Ave Maria Meditations
|EVERYDAY SPIRITUAL WARFARE Do you ever think of yourself engaged in spiritual warfare? Often times those words bring up thoughts of exorcisms and heads turning around three hundred sixty degrees. However, in reality fighting temptation and living the gospel are themselves forms of spiritual warfare. Therefore, believe it or not we actually engage in this battle everyday. Further, do not forget that the prize is the most precious treasure we possess, human souls: our own and those of others.
Are there rules of spiritual warfare? Sure there are, in fact St. Paul has a famous passage where he describes the tools to fight this battle. He reminds us in the sixth chapter of his letter to the Ephesians that our battle is not against human forces, but against prinipalities and powers the evil spirits in regions above.
This is an important distinction because whenever we are in battle, it is important to define our enemy. This is no less true in spiritual warfare. If we do not do this, then our response may appear to lead us to victory when, in fact, it leads us to defeat. This is because we fight the wrong enemy and if that is the desire of the forces of evil; they win.
There are, therefore, three steps in engaging in spiritual warfare that are important in order to be successful.
1) DEFINE THE ENEMY
The enemy can be blatant or subtle. The enemy could be the temptation to sin or could manifest itself in the person who tells you to reject Christ. In either case, the person or desire that wants you to act contrary to Christ can define the enemy. Do you find yourself in a position where people dismiss you as inferior because you are practicing your faith as a Catholic? You are not smart enough to realize your own foolishness will be the line of thinking that they say to you in all its various forms. Then they will usually give you a new mark to seek, a new path to follow.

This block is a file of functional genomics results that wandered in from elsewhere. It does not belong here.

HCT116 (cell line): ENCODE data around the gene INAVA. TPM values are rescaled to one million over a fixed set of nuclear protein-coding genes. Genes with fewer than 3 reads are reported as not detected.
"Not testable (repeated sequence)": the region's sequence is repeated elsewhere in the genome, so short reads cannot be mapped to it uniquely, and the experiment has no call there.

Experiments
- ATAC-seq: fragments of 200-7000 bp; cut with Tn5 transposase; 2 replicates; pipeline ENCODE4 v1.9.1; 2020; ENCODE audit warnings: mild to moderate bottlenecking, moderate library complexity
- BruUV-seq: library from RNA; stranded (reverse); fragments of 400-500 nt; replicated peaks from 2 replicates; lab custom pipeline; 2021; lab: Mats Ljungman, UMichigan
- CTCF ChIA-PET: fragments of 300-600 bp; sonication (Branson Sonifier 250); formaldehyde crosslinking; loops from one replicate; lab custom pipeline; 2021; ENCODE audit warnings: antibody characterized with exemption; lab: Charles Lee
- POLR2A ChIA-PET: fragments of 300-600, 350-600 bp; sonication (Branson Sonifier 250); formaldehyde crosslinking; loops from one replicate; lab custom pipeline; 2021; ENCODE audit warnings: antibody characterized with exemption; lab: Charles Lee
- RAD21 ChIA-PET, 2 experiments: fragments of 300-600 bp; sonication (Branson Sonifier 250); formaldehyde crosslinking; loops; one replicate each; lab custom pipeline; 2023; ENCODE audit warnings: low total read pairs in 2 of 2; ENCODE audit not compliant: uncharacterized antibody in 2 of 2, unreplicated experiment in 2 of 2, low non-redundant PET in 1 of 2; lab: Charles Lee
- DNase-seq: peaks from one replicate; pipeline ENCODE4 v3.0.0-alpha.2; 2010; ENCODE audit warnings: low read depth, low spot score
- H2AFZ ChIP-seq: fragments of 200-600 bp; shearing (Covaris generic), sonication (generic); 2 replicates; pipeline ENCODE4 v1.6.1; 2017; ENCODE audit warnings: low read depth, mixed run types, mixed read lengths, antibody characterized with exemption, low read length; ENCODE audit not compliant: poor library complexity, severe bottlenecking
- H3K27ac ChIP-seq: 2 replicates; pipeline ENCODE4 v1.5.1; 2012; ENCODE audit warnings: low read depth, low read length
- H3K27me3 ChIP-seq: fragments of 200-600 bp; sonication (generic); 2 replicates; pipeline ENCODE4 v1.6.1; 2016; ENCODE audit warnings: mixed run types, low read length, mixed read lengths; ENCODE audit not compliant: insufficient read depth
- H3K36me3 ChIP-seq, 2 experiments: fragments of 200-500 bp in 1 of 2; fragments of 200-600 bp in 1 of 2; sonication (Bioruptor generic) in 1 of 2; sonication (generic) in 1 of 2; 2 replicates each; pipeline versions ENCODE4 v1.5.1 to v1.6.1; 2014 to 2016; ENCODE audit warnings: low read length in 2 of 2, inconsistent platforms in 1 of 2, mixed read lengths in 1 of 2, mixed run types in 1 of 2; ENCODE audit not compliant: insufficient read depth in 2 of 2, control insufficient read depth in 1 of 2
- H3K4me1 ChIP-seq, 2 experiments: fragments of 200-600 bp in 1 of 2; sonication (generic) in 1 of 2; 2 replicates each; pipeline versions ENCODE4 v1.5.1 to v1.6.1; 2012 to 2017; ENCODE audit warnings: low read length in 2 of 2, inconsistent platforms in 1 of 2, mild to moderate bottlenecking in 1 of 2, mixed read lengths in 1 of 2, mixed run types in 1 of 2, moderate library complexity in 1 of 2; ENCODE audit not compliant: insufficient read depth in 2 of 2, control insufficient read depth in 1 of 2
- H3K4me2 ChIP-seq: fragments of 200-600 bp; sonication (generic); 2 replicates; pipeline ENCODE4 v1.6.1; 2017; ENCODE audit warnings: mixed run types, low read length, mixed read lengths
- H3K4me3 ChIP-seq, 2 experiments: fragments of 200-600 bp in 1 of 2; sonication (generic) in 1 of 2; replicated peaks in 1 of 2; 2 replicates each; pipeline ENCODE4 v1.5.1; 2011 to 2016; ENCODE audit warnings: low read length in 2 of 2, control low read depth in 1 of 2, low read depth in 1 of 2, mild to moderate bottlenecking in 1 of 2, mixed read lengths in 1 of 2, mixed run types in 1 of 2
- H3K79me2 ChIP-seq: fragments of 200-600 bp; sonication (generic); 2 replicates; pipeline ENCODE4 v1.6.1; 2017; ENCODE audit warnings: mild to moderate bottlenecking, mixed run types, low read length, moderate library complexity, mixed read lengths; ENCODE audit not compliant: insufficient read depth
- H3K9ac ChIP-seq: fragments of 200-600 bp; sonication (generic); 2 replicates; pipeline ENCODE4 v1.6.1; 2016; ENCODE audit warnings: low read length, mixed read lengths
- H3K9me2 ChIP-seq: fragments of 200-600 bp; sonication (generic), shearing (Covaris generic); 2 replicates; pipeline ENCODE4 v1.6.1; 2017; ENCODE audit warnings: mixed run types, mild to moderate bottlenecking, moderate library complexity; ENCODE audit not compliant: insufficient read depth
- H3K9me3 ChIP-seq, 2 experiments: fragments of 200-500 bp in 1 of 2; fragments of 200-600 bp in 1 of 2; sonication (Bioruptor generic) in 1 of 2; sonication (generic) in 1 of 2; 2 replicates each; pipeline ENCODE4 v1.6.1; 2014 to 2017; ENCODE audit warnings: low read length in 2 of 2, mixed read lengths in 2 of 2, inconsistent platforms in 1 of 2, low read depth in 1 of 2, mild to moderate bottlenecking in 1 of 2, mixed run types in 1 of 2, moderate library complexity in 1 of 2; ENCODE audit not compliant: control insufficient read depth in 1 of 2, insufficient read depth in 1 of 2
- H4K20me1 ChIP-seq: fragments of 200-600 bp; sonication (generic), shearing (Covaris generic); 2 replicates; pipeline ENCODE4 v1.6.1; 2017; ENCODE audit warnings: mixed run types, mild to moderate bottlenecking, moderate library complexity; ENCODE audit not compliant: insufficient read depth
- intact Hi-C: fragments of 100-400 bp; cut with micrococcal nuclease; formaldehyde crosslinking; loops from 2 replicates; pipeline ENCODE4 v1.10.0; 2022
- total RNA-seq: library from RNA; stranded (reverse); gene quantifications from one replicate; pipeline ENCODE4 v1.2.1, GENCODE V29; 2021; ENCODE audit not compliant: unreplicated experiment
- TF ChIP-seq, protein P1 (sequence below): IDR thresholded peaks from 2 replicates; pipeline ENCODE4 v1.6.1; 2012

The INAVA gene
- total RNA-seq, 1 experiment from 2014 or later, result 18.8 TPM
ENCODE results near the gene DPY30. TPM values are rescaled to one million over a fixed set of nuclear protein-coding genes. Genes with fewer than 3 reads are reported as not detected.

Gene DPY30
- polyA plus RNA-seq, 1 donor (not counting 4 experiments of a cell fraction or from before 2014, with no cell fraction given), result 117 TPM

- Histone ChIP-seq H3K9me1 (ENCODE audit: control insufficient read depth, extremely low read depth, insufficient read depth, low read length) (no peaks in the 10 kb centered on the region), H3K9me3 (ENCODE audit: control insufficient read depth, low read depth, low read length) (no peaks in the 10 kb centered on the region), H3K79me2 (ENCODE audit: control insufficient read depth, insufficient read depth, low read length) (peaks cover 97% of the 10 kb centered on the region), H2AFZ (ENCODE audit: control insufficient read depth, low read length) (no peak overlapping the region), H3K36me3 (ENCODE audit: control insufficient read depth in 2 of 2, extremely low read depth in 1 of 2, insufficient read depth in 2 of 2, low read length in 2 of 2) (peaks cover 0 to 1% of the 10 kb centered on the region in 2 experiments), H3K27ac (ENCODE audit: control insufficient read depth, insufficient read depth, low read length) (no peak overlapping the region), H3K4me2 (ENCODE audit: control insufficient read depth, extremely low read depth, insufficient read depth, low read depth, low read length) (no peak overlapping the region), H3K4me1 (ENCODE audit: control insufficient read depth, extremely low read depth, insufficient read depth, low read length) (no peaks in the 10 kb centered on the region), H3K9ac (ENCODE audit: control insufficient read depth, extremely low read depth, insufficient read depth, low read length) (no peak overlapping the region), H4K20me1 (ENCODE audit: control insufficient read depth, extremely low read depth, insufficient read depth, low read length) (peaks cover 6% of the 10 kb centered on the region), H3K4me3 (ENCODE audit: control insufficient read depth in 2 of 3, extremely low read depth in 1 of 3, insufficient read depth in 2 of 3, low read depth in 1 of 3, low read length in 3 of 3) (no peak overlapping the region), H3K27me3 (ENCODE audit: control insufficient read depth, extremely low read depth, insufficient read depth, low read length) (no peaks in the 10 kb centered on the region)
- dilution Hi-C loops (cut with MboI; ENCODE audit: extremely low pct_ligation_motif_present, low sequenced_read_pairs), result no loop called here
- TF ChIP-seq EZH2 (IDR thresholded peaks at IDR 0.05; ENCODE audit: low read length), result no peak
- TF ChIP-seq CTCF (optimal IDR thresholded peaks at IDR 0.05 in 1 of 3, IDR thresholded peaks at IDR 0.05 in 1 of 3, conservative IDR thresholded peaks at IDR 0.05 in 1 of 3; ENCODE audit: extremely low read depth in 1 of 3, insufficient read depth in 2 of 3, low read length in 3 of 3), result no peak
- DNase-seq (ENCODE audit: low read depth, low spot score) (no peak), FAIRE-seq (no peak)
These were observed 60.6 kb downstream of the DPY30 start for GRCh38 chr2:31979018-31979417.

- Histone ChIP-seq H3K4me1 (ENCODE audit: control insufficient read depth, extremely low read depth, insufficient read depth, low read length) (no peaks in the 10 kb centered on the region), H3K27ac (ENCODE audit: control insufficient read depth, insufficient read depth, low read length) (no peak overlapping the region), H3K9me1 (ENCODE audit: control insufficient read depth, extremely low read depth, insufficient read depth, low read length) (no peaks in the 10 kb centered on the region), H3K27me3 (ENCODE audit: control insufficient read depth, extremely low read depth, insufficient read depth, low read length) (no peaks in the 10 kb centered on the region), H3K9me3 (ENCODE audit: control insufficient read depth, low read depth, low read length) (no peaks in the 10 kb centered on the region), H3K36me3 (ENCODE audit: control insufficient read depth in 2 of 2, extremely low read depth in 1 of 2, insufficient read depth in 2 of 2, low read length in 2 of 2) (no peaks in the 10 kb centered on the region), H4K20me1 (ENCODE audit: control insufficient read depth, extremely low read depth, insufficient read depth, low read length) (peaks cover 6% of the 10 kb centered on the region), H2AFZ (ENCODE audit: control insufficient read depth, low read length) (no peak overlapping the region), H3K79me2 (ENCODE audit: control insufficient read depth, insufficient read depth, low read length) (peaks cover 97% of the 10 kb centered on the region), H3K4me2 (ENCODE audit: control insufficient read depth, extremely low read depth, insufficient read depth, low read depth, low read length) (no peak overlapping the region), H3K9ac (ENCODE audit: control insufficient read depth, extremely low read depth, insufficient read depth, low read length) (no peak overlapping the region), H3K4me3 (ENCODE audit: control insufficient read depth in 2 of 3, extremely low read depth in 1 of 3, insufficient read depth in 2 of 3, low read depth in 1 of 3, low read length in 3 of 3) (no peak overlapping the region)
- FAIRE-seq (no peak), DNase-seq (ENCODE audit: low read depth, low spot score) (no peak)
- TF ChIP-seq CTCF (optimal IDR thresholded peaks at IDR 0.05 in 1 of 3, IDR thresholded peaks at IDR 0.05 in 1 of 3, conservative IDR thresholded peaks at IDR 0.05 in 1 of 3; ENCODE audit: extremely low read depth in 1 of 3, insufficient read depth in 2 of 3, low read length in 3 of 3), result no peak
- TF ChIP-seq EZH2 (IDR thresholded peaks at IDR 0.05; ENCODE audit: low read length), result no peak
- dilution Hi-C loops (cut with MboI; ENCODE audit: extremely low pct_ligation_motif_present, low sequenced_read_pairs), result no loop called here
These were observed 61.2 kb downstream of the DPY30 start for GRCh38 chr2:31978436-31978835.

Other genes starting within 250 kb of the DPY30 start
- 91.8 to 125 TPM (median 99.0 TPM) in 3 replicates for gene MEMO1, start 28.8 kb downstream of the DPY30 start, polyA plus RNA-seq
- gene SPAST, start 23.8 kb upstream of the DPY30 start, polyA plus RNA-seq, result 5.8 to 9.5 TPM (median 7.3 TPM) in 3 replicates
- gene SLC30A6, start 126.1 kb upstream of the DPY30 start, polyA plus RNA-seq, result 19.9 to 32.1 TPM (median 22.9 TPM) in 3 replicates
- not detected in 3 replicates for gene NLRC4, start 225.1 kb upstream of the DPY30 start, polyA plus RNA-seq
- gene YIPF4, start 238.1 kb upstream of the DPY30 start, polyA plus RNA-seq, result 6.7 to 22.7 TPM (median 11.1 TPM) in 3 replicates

The enemy can also be defined by lies. When some one is trying to convince you that black is white and up is down and good is bad, you could be dealing with the forces of evil. There are other manifestations as well. Basically look for what force leads you away from Christ, usually with a smile, by the way.
2) DETERMINE THE DESIRES OF THE ENEMY
If it is the tempter, the desire is to lead you into sin. If it is someone trying to lead you away from Christ, this desire will become obvious, if you are attentive to it. Watch out for a goal commonly seen in our Church today; it is to get the people against each other. Looking at the crisis in the Church, look back and see how much work was put together to get the people to focus on the sins in the Church and turn people against their bishops and priests. Notice how much effort was put into leading people to believe the Bishops had lost their moral voice, especially those most faithful to the Magisterium. Further, look at how little effort was spent in calling all Catholics closer to Christ through repentance. Do not think that some of these actions were not manifestations of the forces of evil. The Devil is the accuser who teaches you to focus on sins in condemnation with no desire to call you or anyone else to repentance. The one who leads you to repentance is from God. The one who leads you to self-condemnation or that of others may be of a demonic origin.
Watch out as well for those forces trying to get priests and bishops, as well as married laity, to reject their vows or even walk away from their vocations.
3) DO THE OPPOSITE
If the tempter is leading you into sin, walk the other way: If you are dealing with those trying to prevent you from going to Church, go to Church. If they are trying to get you to reject your priest and bishops, support your priests ‘and bishops. If it is to be proud, be humble. If it is to procrastinate on your prayers, begin to pray. The reality of spiritual warfare is not something we should relegate to movies about possession. It is real and is literally as common as sin. Yet, the closer we walk to Christ, the more we can see the wiles of the evil one. We can see what it wants and do the opposite.
Fr. Robert Carr